Media Voices: Time Inc's Neil Robinson

Media Voices: Time Inc's Neil Robinson

By Chris Sutcliffe

Neil Robinson is digital director of Time, Inc, having been at the company in various roles for over twenty years. In this Media Voice, he discusses how the role of publisher is changing and how Time Inc’s acquisition strategy allows it to grow without losing focus on its core audience.

In the ten years you’ve been a publisher, what’s been the major sea change?

With digital businesses, because of the nature of the fact that they’re growing and changing all the time, I think they tend to fall into the reality of needing quite a lot of specialisms. In the last five years we’ve been talking more and more about social, ten years ago we were talking about search. The point about it is it just keeps ever-changing, so I think the publisher’s role is a bit more tricky.

Also I think there’s a purity to the commercial model more in a lot of cases. You’re either in eCommerce, you’re either in advertising, therefore, that can sometimes define exactly the way you’re going to run the business.

At Time Inc a lot of the brands are very consumer, luxury focused. How does publishing to that audience affect how you think about distribution?

Inevitably the advertising market overall is now very audience driven and obviously what people are now trying to do is maximise the quality of the audience that they can capture, but they tend to be bigger and wider than they would’ve done previously. Arguably [we used to have] a much smaller market and our scale has grown significantly to meet that demand because you realise that whereas previously we thought everything was about what was owned and what was within our business, what we control and what we put on our page.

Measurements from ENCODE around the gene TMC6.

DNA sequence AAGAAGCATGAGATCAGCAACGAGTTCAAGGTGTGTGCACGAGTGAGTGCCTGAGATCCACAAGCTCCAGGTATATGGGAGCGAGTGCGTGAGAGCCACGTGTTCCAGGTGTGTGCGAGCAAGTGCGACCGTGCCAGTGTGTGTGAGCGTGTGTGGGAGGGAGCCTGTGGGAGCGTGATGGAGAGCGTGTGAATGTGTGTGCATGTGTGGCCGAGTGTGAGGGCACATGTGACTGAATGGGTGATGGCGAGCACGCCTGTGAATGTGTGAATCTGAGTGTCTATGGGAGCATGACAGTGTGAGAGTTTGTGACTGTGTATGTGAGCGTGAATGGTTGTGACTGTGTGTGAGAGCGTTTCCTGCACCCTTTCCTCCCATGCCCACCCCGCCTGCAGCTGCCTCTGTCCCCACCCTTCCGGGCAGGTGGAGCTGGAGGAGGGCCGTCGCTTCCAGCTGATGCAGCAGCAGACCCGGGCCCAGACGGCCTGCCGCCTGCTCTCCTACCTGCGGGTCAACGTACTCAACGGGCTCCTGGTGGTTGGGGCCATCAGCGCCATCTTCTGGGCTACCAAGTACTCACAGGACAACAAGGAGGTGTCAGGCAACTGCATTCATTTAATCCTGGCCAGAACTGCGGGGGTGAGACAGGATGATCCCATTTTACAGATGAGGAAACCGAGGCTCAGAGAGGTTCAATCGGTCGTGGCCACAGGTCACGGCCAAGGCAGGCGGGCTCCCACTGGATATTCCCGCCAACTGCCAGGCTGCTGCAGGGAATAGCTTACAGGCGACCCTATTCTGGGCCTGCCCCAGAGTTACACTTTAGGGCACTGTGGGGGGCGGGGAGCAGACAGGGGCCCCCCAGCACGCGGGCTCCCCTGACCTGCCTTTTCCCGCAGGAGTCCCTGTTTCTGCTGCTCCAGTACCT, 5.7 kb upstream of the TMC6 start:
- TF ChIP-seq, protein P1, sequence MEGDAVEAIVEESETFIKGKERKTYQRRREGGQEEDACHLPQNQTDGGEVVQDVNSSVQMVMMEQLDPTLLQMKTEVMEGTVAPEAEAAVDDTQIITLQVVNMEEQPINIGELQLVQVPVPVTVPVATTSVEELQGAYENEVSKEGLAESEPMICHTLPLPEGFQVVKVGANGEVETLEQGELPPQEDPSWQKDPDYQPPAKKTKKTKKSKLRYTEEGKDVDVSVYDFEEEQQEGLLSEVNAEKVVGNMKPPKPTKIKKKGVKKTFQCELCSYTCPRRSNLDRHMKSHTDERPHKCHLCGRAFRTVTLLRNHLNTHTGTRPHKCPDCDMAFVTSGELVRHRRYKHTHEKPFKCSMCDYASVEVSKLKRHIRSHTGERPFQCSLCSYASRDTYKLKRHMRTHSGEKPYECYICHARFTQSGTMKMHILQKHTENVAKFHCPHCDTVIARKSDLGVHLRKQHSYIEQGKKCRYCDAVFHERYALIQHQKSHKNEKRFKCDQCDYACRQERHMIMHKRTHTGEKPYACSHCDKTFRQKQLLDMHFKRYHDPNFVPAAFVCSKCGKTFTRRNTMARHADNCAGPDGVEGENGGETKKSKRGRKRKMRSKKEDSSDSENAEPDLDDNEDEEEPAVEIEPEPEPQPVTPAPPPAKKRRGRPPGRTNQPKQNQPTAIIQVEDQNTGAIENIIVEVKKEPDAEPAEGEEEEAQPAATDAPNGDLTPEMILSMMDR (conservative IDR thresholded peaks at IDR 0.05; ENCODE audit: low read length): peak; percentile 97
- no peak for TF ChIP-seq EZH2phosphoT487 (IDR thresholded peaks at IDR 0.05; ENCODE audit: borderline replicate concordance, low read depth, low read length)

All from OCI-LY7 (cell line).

With distribution on Facebook and elsewhere, our audience is obviously present in many, many different places and being influenced by what we write or how they want to comment and be part of the community of people, or stories and storytelling that we’re doing.

We wouldn’t build scale anywhere that we couldn’t monetize. There are areas that we haven’t got a complete solution on, we think we know how to get there but we haven’t got it completely right.

To be honest with you, even when you break it all down, there is still too high a dependency on two areas: Google and Facebook. They are way too big arguably. We are actually dependent on third parties and more traditionally recently the news teams have suffered because obviously Facebook has changed its algorithm and everyone is up in arms.

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And check out our interview with Subrata Mukherjee, VP of Product at The Economist. 

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